In our offering of the holy sacrifice we fulfill the command of our Savior, as recorded by the apostle Paul: The Lord Jesus, on the night in which he was betrayed, took bread, and after he had given thanks, broke it and said: This is my body, which is for you. Do this in remembrance of me. The same way, after the supper, he took the cup saying: This cup is the new covenant in my blood. Do this, whenever you drink it, in remembrance of me. For as often as you eat this bread and drink this cup, you shall proclaim the death of the Lord until he comes.
This sacrifice is offered, then, to proclaim the Lord’s death; it is offered in remembrance of him who laid down his life for our sake. As he says: Greater love than this no one has, that one lay down his life for his friends. Because Christ died for us out of love, we ask, when we make remembrance of his death at the time of sacrifice, that we too may be granted love through the coming of the Holy Spirit. We pray that by the love which Christ had for us when he braved the cross, we may receive the grace of the Spirit and be crucified to the world, and the world to us. The death Christ died, he died to sin, once for all, but the life he lives, he lives to God. Let us imitate our Lord’s death, and also live a new life. Strengthened with the gift of his love, let us die to sin and live for God.
For God’s love has been poured out in our hearts through the Holy Spirit, who has been given to us. Indeed our sharing in the Lord’s body and blood when we eat his bread and drink his cup teaches us that we should die to the world, and that we should keep our life hidden with Christ in God, crucifying our flesh with its vices and evil desires.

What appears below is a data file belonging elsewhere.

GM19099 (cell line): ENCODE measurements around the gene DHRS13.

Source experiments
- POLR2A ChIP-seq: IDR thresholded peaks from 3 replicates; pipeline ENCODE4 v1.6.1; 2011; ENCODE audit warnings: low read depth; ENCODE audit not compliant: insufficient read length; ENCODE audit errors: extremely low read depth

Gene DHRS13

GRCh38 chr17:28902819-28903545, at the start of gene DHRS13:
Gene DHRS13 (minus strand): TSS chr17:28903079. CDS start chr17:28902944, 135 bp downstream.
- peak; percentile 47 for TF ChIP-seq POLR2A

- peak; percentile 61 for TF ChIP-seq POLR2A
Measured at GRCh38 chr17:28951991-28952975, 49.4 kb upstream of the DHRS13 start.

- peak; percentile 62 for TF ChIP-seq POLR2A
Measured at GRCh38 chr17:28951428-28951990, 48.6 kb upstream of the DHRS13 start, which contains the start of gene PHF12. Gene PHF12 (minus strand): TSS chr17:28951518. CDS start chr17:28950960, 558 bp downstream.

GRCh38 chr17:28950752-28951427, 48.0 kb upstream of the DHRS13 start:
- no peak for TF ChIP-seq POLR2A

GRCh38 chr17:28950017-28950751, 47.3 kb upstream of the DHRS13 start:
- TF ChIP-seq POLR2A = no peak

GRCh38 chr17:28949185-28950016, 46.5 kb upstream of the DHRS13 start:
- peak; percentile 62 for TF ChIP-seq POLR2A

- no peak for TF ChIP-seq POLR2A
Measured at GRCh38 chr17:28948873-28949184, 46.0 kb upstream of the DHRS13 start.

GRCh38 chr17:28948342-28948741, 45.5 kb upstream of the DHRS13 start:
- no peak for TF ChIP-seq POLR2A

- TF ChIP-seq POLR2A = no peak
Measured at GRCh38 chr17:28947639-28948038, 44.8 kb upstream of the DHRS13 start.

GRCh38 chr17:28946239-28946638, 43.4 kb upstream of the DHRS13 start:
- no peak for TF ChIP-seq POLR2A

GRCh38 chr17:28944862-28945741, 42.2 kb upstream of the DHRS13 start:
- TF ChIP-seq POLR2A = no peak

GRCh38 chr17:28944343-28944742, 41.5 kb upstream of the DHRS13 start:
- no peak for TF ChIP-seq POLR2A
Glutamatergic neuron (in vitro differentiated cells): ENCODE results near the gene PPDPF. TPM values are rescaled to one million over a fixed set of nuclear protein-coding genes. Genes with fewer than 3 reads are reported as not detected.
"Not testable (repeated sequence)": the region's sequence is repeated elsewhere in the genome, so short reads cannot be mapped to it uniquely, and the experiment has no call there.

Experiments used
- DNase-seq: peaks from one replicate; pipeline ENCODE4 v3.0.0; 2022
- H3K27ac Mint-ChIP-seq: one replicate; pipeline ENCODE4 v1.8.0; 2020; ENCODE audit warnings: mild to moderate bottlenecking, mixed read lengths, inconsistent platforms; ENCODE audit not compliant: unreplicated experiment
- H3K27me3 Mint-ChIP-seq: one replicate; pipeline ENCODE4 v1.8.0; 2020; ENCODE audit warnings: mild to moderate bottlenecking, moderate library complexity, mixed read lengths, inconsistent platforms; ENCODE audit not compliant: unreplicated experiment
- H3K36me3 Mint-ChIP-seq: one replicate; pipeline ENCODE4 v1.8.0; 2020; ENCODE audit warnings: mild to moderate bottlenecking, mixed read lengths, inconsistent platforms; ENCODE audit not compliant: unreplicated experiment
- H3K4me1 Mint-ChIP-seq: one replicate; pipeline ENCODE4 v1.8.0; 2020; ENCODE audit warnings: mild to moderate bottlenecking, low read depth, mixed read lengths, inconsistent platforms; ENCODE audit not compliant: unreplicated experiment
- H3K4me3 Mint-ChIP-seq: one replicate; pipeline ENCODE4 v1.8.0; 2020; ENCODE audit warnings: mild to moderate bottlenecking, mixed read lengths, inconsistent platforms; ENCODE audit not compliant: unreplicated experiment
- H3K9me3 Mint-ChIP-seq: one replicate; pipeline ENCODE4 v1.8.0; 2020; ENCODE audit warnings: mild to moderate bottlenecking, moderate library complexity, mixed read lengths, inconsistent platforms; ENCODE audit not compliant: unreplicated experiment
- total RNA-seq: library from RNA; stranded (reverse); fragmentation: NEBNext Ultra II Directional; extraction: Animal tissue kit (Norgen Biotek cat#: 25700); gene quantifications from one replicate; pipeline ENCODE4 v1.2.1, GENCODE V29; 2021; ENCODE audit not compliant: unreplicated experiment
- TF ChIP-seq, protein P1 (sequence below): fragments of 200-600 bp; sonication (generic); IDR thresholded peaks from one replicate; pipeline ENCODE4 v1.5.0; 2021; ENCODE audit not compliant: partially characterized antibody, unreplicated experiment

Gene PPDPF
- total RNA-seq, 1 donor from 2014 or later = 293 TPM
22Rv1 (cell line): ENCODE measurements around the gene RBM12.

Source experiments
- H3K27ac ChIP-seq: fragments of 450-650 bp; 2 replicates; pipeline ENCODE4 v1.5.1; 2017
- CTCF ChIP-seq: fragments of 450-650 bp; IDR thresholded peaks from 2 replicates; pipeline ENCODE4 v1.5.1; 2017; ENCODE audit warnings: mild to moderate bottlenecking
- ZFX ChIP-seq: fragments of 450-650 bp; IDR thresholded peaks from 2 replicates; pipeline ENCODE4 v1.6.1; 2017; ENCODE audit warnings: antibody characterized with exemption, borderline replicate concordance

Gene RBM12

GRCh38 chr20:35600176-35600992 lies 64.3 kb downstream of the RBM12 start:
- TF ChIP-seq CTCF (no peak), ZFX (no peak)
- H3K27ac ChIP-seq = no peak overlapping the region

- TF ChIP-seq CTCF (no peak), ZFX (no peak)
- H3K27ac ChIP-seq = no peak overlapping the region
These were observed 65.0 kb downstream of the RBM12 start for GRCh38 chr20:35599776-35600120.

That is why all the faithful who love God and their neighbor truly drink the cup of the Lord’s love even though they may not drink the cup of his bodily suffering. And becoming inebriated from it, they put to death whatever in their nature is rooted in earth. They clothe themselves with the Lord Jesus Christ and do not indulge fleshly desires. They do not fix their gaze on visible things, but contemplate things which the eye cannot see. Thus they drink the Lord’s cup by preserving the holy bond of love; without it, even if a man should deliver his body to be burned, he gains nothing. But the gift of love enables us to become in reality what we celebrate as mystery in the sacrifice.
We are made holy by our sharing in Christ’s body and blood
From a treatise against Fabianus by Saint Fulgentius of Ruspe, bishop
The Liturgy of the Hours, Vol. IV, Office of Readings
Monday of the 28th Week of Ordinary Time